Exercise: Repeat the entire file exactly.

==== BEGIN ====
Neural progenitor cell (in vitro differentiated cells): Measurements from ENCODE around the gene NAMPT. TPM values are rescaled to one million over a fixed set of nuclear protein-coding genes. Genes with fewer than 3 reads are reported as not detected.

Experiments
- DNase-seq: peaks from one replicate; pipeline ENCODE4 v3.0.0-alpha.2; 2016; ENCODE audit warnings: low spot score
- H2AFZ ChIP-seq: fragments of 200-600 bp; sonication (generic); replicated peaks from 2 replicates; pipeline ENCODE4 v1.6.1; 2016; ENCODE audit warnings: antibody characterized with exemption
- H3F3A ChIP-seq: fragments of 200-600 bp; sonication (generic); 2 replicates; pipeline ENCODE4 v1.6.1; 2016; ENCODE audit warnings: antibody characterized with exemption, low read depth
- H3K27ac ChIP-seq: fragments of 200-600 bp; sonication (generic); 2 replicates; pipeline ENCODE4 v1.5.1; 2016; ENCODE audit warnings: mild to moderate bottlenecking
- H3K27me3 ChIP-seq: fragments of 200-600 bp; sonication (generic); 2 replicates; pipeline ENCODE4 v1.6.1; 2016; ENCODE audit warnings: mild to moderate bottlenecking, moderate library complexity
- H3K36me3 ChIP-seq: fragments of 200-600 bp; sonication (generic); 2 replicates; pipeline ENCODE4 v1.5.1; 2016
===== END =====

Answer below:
Neural progenitor cell (in vitro differentiated cells): Measurements from ENCODE around the gene NAMPT. TPM values are rescaled to one million over a fixed set of nuclear protein-coding genes. Genes with fewer than 3 reads are reported as not detected.

Experiments
- DNase-seq: peaks from one replicate; pipeline ENCODE4 v3.0.0-alpha.2; 2016; ENCODE audit warnings: low spot score
- H2AFZ ChIP-seq: fragments of 200-600 bp; sonication (generic); replicated peaks from 2 replicates; pipeline ENCODE4 v1.6.1; 2016; ENCODE audit warnings: antibody characterized with exemption
- H3F3A ChIP-seq: fragments of 200-600 bp; sonication (generic); 2 replicates; pipeline ENCODE4 v1.6.1; 2016; ENCODE audit warnings: antibody characterized with exemption, low read depth
- H3K27ac ChIP-seq: fragments of 200-600 bp; sonication (generic); 2 replicates; pipeline ENCODE4 v1.5.1; 2016; ENCODE audit warnings: mild to moderate bottlenecking
- H3K27me3 ChIP-seq: fragments of 200-600 bp; sonication (generic); 2 replicates; pipeline ENCODE4 v1.6.1; 2016; ENCODE audit warnings: mild to moderate bottlenecking, moderate library complexity
- H3K36me3 ChIP-seq: fragments of 200-600 bp; sonication (generic); 2 replicates; pipeline ENCODE4 v1.5.1; 2016